Assessing the crisis
The energy system that underpins contemporary life is marked with blindspots. Take the fossil fuel sector. Facing simultaneous existential and geopolitical vulnerability—due to Russia invading Ukraine, advances in renewable energy, and the climate imperative—there is profound uncertainty about how demand for fossil fuels will transform over the next five to seven years, the time it takes to bring a new gas or offshore oil field online. On the supply side, that uncertainty is matched by the lack of knowledge and monitoring of physical flows of commodities—let alone the kind of detailed information needed to model the ways that geopolitical, climate, and technological disruptions may play out.
Climate campaigners aim for an end to fossil fuel extraction—the minimum requirement to reduce catastrophic and irreversible climatic harm. But with much built infrastructure still relying on fossil fuels, unexpected supply shocks roil households, firms, and governments. New analysis from Isabella Weber, Jesus Lara Jauegui, Lucas Teixeira, and Luiza Nassif Pires shows that energy—in particular petroleum, coal, and oil and gas extraction—are intrinsically more important to inflation than other prices.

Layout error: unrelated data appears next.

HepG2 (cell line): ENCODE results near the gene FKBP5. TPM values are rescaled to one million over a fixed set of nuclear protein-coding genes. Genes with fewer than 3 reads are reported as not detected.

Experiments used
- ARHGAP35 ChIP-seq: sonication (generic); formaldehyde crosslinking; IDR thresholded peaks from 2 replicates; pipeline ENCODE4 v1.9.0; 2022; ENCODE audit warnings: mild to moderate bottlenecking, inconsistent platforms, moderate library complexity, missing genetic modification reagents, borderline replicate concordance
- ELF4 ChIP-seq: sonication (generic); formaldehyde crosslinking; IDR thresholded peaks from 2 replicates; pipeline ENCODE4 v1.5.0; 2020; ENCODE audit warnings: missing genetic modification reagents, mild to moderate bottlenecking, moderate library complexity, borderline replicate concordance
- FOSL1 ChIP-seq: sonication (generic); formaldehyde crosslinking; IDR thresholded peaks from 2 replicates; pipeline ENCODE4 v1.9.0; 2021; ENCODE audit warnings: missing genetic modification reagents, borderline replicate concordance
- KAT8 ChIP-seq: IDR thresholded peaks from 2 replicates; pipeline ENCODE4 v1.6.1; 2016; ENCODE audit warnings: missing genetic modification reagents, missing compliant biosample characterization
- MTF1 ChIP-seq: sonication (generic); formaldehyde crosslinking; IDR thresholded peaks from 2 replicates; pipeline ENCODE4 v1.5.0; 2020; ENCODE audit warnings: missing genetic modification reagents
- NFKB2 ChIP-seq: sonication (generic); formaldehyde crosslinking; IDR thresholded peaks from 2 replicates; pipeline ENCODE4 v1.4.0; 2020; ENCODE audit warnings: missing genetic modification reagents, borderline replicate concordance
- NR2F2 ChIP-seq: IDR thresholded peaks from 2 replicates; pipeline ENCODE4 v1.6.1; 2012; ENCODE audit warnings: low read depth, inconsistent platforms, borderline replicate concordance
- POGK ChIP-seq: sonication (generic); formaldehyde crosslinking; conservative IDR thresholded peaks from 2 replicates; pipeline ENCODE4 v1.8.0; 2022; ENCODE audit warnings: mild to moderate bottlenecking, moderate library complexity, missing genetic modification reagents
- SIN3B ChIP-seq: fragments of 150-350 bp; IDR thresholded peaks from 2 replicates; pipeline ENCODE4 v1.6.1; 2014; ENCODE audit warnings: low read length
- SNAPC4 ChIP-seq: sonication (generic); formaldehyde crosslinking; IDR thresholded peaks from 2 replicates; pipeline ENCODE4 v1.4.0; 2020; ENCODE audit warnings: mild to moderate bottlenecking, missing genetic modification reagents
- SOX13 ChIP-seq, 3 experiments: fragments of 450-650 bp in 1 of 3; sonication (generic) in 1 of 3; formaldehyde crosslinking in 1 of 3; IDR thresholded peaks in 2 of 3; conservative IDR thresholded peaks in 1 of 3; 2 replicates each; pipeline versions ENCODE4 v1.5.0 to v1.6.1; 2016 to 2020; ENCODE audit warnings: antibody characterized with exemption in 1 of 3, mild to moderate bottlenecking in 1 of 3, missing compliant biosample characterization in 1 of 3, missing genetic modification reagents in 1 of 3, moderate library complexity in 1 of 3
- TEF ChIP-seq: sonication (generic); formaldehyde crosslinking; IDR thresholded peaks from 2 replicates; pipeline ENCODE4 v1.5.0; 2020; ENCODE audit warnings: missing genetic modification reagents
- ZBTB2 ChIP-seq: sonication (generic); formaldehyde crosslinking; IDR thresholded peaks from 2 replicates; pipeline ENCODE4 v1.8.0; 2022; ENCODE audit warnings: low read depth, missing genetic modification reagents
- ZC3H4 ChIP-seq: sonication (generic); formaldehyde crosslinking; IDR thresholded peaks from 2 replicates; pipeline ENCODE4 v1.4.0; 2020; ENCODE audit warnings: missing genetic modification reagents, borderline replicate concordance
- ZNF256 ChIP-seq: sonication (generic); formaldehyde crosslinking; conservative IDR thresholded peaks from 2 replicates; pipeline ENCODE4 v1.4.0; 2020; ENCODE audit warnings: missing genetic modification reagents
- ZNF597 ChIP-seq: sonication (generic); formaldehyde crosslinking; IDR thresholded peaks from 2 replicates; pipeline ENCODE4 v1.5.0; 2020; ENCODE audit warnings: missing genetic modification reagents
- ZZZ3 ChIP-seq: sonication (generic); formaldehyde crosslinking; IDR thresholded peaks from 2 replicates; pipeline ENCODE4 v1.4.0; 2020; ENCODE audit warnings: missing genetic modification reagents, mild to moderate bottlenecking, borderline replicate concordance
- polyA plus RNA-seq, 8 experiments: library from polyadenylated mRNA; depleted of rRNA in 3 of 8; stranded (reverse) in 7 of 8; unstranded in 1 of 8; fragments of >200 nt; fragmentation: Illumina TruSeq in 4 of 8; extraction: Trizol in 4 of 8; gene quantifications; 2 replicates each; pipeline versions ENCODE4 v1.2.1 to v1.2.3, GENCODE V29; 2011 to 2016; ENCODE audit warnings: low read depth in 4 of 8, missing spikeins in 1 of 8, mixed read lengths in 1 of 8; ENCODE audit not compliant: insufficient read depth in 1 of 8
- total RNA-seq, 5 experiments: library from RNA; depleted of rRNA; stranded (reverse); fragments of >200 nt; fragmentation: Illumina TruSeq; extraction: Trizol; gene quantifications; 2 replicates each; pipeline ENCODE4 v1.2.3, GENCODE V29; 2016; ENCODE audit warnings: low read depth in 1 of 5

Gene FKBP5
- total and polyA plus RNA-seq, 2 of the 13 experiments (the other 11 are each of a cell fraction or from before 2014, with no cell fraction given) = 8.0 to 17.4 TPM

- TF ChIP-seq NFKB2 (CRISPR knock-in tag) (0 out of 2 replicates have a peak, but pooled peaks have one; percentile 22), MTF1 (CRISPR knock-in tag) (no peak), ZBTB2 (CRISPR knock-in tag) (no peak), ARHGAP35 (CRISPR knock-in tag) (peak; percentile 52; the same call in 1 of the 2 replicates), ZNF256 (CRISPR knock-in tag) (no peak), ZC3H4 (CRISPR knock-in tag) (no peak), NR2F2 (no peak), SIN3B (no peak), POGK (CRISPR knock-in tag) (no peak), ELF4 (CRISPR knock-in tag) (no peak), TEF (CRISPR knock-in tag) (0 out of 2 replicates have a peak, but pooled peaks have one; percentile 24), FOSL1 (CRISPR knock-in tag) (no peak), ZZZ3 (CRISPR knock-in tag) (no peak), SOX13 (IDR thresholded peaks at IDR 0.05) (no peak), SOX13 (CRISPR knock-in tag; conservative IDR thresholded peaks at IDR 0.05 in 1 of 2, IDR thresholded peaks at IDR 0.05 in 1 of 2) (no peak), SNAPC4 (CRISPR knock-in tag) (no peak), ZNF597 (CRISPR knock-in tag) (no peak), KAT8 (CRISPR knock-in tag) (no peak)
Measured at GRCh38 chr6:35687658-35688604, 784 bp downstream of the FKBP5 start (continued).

What if policymakers could assess inflation with the knowledge that it is driven partly by geopolitical shocks with an unknown timeframe to resolution, and can be approached by policy tools, poured concrete, and steel? These micro considerations do not tend to filter up to the macro modelers whose work informs monetary and fiscal policy. The consequences are significant. Unnecessary pain caused by misdiagnosing the drivers of inflation, and failing to employ targeted tools in response to it, narrows the political space needed to overcome systemic issues and in particular to act on climate.
Energy prices going to the moon are a problem, and we need to decarbonize while some fossil fuel extraction continues. The dilemma is how to navigate these tensions while transitioning a system that was already lacking in information in its previous state. Relying on opaque and volatile commodity markets is one thing; relying on those markets while they enter a messy twilight accompanied by geopolitical instability and climate impacts is entirely another.
To understand how fossil fuel commodities may become expensive, abundant, or inaccessible due to geopolitics, energy policies, climate impacts, and technology requires a granular view. Which assets are likeliest to be stranded? If we need new investment, where exactly is it required? Without this kind of detail, the simplistic global demand models used by policymakers, capital allocators, and influential experts will not be able to grapple with an emerging multipolarity, breakdowns in trading relationships, and climate shocks.
Facts on the ground
After working on several coal and coal-related bankruptcies in the 2010s, I realized that the state of underwriting was far from adequate, and that this was largely attributable to the sorry shape of commodity analysis. Coal is plentiful, and no one is concerned we might run out of it. Despite this lack of any plausible shortage, the volatility persisted.